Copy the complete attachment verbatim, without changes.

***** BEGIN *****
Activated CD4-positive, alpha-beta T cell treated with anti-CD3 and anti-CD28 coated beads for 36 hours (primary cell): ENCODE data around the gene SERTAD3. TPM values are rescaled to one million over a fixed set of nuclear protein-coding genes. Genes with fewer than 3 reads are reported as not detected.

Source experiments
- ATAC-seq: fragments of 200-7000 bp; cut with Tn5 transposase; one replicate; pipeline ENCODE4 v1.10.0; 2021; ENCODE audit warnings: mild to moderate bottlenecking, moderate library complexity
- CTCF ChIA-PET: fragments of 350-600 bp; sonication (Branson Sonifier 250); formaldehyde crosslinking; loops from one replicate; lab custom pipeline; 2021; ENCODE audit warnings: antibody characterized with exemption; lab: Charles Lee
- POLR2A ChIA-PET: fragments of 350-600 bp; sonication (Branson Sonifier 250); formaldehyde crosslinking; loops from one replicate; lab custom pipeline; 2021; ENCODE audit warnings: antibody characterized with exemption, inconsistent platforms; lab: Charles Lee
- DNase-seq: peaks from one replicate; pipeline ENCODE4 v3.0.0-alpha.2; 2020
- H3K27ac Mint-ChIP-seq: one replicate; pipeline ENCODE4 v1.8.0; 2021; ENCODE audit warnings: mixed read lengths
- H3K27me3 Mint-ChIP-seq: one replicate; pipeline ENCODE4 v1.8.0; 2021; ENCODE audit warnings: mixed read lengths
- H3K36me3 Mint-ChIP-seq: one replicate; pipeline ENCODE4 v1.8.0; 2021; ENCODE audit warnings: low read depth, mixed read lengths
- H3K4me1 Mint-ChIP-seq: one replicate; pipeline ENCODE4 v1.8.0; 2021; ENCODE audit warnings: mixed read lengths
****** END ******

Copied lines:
Activated CD4-positive, alpha-beta T cell treated with anti-CD3 and anti-CD28 coated beads for 36 hours (primary cell): ENCODE data around the gene SERTAD3. TPM values are rescaled to one million over a fixed set of nuclear protein-coding genes. Genes with fewer than 3 reads are reported as not detected.

Source experiments
- ATAC-seq: fragments of 200-7000 bp; cut with Tn5 transposase; one replicate; pipeline ENCODE4 v1.10.0; 2021; ENCODE audit warnings: mild to moderate bottlenecking, moderate library complexity
- CTCF ChIA-PET: fragments of 350-600 bp; sonication (Branson Sonifier 250); formaldehyde crosslinking; loops from one replicate; lab custom pipeline; 2021; ENCODE audit warnings: antibody characterized with exemption; lab: Charles Lee
- POLR2A ChIA-PET: fragments of 350-600 bp; sonication (Branson Sonifier 250); formaldehyde crosslinking; loops from one replicate; lab custom pipeline; 2021; ENCODE audit warnings: antibody characterized with exemption, inconsistent platforms; lab: Charles Lee
- DNase-seq: peaks from one replicate; pipeline ENCODE4 v3.0.0-alpha.2; 2020
- H3K27ac Mint-ChIP-seq: one replicate; pipeline ENCODE4 v1.8.0; 2021; ENCODE audit warnings: mixed read lengths
- H3K27me3 Mint-ChIP-seq: one replicate; pipeline ENCODE4 v1.8.0; 2021; ENCODE audit warnings: mixed read lengths
- H3K36me3 Mint-ChIP-seq: one replicate; pipeline ENCODE4 v1.8.0; 2021; ENCODE audit warnings: low read depth, mixed read lengths
- H3K4me1 Mint-ChIP-seq: one replicate; pipeline ENCODE4 v1.8.0; 2021; ENCODE audit warnings: mixed read lengths